When Mikhail Gorbachev played in a Pizza Hut ad

Last president of the USSR before his fall in December 1991, Mikhail Gorbachev died on Tuesday August 30 at the age of 91. Eager to recover money for his foundation, the ex-politician had participated in an advertisement for Pizza Hut after his resignation.

A former leader of the USSR crossing Red Square in Moscow (Russia) to eat at an American restaurant. The image is strong in the context of the long Cold War between the United States and the former Soviet Union a few years earlier.

In this advertisement, filmed in 1997 and broadcast throughout the world in 1998 (with the exception of the USSR so as not to promote capitalism in the country), Mikhail Gorbachev strolls through the famous Red Square before taking his place in a Pizza Hut.

Once in the establishment, the customers already present recognize it and get angry about it. The first protagonist regrets the political and economic situation of the country, while the second evokes the concepts of “freedom”, “hope” and “opportunities” brought about by the fall of the USSR. Finally, an elderly woman, also seated with the two customers, manages to get everyone to agree by welcoming the import of the American brand Pizza Hut into the country.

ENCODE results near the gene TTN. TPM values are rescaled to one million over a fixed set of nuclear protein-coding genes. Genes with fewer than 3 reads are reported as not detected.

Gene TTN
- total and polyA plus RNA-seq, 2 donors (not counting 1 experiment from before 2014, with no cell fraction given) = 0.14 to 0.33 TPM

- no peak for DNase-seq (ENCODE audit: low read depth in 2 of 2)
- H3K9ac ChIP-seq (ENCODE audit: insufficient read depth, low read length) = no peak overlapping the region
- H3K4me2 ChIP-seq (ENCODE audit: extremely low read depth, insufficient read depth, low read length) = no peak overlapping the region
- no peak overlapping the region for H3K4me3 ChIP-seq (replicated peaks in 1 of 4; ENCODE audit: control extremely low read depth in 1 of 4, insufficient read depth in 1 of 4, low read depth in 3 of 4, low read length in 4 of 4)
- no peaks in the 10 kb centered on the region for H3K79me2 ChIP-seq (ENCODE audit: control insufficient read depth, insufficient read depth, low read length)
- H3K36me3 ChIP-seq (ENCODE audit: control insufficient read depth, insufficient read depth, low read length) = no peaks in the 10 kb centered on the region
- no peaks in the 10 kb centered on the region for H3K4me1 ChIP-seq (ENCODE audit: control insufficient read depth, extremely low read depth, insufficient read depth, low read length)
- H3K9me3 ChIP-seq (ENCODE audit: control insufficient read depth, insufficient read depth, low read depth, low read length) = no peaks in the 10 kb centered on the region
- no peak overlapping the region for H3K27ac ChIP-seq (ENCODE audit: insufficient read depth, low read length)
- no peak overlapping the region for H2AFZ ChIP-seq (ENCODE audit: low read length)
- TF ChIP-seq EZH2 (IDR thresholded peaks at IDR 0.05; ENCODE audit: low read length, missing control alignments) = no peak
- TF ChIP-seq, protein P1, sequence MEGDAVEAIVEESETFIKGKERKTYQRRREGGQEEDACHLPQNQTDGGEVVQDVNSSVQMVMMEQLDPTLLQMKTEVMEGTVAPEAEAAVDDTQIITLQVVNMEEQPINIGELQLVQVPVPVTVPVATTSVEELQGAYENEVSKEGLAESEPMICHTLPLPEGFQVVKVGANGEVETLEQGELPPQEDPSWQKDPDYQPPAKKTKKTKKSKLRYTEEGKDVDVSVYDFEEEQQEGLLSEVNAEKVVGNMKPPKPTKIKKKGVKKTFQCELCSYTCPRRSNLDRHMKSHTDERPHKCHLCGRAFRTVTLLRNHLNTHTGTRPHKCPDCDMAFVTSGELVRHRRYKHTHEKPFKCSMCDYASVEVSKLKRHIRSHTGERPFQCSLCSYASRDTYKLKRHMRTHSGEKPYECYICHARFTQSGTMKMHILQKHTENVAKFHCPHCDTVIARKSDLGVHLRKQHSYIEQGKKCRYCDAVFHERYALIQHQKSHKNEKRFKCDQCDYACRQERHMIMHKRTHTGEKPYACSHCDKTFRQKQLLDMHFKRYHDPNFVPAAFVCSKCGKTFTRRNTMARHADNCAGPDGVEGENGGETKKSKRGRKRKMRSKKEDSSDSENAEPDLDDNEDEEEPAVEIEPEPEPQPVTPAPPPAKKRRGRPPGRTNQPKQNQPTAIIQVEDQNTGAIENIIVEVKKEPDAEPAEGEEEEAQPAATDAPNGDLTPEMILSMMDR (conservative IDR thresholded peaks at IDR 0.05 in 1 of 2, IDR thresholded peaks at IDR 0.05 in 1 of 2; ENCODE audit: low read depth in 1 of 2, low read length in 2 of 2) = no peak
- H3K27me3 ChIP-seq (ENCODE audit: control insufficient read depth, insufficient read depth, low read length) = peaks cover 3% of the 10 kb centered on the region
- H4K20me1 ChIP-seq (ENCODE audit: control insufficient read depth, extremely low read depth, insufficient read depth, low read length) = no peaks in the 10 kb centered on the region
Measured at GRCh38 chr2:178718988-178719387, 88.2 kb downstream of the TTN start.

Pizza Hut’s Russian franchise acquired last June

After announcing last March the cessation of its activities in Russia, Yum! Brands, owner of the Russian Pizza Hut franchise, sold its shares in June 2022 to Noi-M for 300 million rubles, or nearly 5 million euros, according to the Russian economic daily Kommersant relayed by Reuters.

Criticized by those close to him and many Russians for having accepted to shoot in commercials for Western brands in order to replenish the coffers of his foundation, Mikhail Gorbachev was the first former political leader in Russian history to hold a public role after his resignation.

The highest authorities on the planet and the main heads of state paid tribute to him on Wednesday after the announcement of his death. On the other hand, the one sent by the current Russian President Vladimir Putin was more discreet because the last leader of the USSR is considered partly responsible for the collapse of the Soviet empire by many Russian citizens.

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